Tenerife’s rugged coastline and volcanic mountains are changing the profile of visitors to this island off Africa’s northwest coast. Part of Spain’s Canary Islands, Tenerife enjoys year-round mild temperatures and 352 days of sunshine. That enviable weather, combined with cheap booze and all-inclusive hotels, once attracted travelers who turned the island’s southern shores into a party hotspot.
Today, though, nature enthusiasts come to the area for its outdoor offerings, many of which center around the famed Montaña Roja, or Red Mountain, a formerly active volcano that is today a peaceful peak. Some travelers base themselves in the tiny coastal village of La Tejita, a newly popular location for the wellness and digital nomad community. It’s also a good place for you to stay as you hike, trail run, swim, kitesurf, or find some other way to savor southern Tenerife’s impressive landscape.
1. Hike the trails of Montaña Roja.
Stepping on Montaña Roja’s trails, you can’t help but feel like you’ve landed on the moon. At 410 acres, the entire natural preserve is made up of large-grain sand, rocks, and craters, reminders of the time when volcanic activity and lava spill designed its surface. Reaching 1,030 feet, the mountain’s summit can be accessed via a well-maintained trail system. Short but steep, the hike requires at least a moderate level of effort and physical ability.
The routes can be approached from two sides. If you face the mountain directly, you’ll find an information display that tells the story of the area and outlines the path up. Alternatively, approach the hike from the El Medano side, where the trail is a bit shorter and steeper. Eventually, all trails merge into one, ascending to the peak.
Another peak to conquer in the nature reserve is Montaña Bocinegro. Significantly shorter, at 118 feet, this is an easy hike and a fantastic way to see the beach enclave of El Medano from above, observing kitesurfers and the buzzing life at the village in the background.
2. Trail run in the natural reserve.
If you enjoy trail running, you’ll be invigorated by Montaña Roja’s routes. The trick is to be fully present with every step, in order to safely traverse the rocky surface. At varying levels of difficulty, and with changing altitude, running across the entire preserve takes anywhere from 45 to 90 minutes depending on the pace. Runners can challenge themselves to cross the fossil dunes of La Tosca, which adds extra resistance.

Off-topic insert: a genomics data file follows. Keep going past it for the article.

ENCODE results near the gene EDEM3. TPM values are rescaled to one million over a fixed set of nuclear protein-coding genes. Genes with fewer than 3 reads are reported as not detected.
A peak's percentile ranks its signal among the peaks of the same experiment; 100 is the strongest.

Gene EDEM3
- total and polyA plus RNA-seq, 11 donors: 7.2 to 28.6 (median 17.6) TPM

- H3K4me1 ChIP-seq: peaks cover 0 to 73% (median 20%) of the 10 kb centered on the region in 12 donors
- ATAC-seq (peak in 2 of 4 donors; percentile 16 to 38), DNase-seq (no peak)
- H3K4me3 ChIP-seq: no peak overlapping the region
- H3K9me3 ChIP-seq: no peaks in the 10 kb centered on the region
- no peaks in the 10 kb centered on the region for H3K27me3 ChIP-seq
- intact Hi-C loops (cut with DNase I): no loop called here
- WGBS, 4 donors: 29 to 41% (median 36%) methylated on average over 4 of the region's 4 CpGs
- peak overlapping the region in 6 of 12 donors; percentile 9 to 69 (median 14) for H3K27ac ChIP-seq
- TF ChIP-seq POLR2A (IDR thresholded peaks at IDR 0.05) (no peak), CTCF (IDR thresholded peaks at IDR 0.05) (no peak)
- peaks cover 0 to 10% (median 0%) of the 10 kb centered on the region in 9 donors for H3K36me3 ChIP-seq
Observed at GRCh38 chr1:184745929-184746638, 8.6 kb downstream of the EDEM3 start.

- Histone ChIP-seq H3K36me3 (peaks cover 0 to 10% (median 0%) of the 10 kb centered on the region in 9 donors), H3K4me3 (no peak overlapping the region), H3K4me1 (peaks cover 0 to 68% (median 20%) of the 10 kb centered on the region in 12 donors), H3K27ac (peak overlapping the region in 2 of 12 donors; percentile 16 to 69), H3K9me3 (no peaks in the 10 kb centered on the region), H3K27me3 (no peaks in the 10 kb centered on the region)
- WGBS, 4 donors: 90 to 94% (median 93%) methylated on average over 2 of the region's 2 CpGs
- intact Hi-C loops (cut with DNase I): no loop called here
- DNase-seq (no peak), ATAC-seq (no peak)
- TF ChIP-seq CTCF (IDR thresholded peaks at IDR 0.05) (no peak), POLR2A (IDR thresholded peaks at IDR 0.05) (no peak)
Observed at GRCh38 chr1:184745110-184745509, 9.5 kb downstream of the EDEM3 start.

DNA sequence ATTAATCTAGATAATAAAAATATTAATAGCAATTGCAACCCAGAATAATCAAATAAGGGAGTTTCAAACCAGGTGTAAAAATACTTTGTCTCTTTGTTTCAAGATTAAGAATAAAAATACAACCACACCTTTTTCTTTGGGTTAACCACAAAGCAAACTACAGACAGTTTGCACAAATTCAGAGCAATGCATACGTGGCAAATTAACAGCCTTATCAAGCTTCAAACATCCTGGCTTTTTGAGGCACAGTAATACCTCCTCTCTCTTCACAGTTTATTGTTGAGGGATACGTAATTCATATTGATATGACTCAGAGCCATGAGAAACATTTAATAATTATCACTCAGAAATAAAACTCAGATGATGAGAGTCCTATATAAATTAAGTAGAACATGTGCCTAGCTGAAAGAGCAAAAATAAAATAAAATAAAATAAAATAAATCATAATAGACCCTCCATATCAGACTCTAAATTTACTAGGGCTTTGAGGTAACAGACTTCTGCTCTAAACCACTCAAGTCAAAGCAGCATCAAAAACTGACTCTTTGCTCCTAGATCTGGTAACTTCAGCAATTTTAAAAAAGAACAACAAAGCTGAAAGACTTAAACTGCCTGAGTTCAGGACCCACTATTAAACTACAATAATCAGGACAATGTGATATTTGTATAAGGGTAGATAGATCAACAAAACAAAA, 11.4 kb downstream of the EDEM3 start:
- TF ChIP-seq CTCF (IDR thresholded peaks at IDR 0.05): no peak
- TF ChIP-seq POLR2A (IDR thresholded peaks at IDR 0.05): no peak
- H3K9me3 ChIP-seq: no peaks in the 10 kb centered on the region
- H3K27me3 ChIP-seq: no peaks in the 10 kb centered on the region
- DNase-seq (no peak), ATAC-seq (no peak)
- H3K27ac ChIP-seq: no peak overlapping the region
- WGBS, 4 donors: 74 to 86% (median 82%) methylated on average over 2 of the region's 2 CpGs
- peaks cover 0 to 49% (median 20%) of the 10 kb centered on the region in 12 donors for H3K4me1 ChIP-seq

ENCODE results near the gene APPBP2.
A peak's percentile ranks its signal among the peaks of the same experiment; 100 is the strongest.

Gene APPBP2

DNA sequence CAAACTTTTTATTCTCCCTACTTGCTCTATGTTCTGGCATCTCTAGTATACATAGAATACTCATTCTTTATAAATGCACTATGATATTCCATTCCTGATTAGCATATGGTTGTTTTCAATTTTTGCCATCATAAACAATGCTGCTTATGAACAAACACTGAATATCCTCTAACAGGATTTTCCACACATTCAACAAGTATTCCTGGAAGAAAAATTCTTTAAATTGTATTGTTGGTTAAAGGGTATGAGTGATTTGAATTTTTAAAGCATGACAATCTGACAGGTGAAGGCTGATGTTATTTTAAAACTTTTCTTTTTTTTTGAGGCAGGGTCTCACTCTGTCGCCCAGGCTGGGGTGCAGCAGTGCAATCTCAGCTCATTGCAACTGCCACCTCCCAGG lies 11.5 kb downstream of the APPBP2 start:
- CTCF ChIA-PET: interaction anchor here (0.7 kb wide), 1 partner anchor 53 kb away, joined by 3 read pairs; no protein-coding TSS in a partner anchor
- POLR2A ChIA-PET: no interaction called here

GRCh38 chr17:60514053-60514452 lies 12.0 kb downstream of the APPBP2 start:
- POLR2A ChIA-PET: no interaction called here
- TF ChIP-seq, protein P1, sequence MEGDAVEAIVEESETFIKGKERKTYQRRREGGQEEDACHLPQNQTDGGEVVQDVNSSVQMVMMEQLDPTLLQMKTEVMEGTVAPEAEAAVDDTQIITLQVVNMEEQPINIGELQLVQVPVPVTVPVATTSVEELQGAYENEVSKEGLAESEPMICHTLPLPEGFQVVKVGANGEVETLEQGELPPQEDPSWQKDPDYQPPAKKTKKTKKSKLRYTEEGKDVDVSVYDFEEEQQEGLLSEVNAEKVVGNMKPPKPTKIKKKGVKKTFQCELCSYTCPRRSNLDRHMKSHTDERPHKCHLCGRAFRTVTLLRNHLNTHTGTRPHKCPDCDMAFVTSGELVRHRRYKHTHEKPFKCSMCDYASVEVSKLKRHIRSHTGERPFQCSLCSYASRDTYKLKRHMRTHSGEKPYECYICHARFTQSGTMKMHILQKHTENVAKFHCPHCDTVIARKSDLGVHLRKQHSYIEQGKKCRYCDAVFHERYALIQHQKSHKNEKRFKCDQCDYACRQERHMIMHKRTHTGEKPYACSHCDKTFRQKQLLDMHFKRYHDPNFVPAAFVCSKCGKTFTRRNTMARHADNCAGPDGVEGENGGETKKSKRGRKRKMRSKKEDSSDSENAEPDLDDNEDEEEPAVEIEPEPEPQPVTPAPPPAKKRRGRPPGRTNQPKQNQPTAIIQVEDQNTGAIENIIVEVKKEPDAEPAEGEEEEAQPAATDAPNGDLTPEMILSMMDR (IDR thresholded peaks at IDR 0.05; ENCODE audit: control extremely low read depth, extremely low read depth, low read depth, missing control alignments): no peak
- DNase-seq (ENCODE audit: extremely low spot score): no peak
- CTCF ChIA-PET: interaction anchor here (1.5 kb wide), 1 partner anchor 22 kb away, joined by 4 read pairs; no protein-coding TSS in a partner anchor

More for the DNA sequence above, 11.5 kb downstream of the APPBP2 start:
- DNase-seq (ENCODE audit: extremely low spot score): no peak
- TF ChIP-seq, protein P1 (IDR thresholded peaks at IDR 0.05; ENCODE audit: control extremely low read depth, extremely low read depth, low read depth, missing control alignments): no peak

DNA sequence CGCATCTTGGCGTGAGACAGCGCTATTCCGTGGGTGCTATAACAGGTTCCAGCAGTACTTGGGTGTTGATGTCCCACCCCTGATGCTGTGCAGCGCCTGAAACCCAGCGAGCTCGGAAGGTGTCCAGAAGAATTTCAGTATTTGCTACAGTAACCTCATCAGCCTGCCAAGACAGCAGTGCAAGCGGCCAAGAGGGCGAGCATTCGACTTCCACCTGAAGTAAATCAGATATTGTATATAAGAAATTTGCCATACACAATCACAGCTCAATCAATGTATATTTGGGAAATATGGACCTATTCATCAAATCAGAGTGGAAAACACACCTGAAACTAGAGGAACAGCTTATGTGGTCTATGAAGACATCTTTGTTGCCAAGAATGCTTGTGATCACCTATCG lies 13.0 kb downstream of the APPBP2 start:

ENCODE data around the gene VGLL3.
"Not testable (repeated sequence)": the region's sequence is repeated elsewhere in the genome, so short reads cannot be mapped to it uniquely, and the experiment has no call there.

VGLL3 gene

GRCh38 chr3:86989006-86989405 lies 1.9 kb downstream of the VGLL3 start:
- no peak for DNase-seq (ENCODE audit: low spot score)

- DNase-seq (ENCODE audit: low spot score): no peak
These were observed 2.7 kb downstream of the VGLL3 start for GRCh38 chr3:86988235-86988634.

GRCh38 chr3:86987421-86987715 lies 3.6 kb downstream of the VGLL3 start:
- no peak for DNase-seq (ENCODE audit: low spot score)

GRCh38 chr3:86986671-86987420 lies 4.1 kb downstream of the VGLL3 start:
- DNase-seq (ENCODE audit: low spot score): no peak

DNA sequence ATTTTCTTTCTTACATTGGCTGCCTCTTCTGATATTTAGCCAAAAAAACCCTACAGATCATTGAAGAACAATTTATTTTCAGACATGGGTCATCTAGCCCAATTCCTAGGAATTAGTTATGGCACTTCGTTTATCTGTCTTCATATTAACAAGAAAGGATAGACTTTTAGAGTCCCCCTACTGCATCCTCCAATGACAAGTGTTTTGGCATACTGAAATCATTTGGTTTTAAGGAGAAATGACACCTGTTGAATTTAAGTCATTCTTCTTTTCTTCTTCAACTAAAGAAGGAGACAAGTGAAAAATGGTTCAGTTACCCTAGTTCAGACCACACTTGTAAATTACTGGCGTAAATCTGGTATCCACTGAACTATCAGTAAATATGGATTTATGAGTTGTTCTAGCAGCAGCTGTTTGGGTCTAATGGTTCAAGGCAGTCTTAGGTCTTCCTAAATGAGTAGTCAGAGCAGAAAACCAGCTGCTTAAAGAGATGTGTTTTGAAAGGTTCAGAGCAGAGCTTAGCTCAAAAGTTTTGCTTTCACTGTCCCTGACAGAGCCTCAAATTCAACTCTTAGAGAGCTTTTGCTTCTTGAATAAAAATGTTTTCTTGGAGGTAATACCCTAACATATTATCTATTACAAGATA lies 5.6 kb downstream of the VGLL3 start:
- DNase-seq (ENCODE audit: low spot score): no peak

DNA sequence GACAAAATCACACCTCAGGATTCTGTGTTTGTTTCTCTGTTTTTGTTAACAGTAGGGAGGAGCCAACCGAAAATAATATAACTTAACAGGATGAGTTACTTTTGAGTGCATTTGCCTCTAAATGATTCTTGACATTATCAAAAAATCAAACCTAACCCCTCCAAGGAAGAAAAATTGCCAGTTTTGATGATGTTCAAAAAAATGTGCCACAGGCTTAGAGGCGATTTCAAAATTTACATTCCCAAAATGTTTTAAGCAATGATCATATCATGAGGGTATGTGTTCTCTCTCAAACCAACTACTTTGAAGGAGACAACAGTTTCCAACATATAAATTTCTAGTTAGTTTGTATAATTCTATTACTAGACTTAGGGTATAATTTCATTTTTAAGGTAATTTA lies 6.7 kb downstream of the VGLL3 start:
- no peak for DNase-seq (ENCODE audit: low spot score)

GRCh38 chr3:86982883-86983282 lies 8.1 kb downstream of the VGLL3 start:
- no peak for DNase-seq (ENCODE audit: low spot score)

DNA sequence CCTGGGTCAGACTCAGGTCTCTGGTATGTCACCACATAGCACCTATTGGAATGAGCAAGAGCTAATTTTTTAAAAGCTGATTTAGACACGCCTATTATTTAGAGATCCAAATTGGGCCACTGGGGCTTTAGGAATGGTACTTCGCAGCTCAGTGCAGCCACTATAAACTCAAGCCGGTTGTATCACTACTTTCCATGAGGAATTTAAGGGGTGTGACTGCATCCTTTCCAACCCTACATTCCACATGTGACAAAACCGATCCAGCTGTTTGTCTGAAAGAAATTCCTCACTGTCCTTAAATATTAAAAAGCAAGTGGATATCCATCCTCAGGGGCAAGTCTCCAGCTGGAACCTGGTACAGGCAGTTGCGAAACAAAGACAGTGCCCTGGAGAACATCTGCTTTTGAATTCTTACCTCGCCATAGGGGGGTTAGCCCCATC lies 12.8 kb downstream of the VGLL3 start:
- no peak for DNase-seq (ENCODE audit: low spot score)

Descending Montaña Bocinegro is a true challenge for balance as the path is narrow and steep. Perhaps the toughest and most exciting aspect of running here is dealing with the wind, which is ubiquitous and strong on most days, reaching 28 knots (about 32 miles per hour). The elemental force can be used both to one’s advantage for extra speed if running in its direction — though it poses an added challenge while running against it.
3. Practice beachside yoga.
A popular way to start the day in La Tajita is with a jog or a hike, followed up by an outdoor yoga practice. Montaña Roja’s beaches are perfect for yoga, as are the north-facing flat rock areas behind them. Never crowded, the natural preserve is calm and offers plenty of nooks to set up a mat to practice. The best time of day for yoga is in the early morning or the late afternoon, after 5:00 PM, as temperatures cool down at sunset to a comfortable 70 degrees.
4. Swim in the warm island waters.
With an average annual water temperature of 70 degrees, heating up to 75 degrees between June and September, Montaña Roja’s beaches are perfect for swimming. With varying terrain, starting with a shallow rocky bottom that gradually increases in depth, Leocadio Machado is ideal for both newbie and experienced swimmers. After your swim, a less than one-minute stroll along the waterfront takes you to the village of El Medano where you can purchase a cold-pressed orange juice from one of the street-side vendors.
Playa de la Tejita, which is just west of Montaña Roja, attracts many beachgoers looking for a perfect, line-less bronze island tan. Taking in the sun fully nude is the norm here, but it’s certainly not required. Beachside lounge chairs and umbrellas are available for rent for $11.50 per day.
5. Kitesurf at Leocadio Machado Beach.
With a season that stretches from March to September, Tenerife south has long been a destination for kitesurfers who ride the winds that come sweeping in from Africa and continue unabated towards the east coast of North America. Montaña Roja’s Leocadio Machado Beach is the center of the action, drawing dozens of kitesurfers every day. You can quickly and easily rent equipment or book a lesson at the nearby Tenerife Kitesurf in El Medano.
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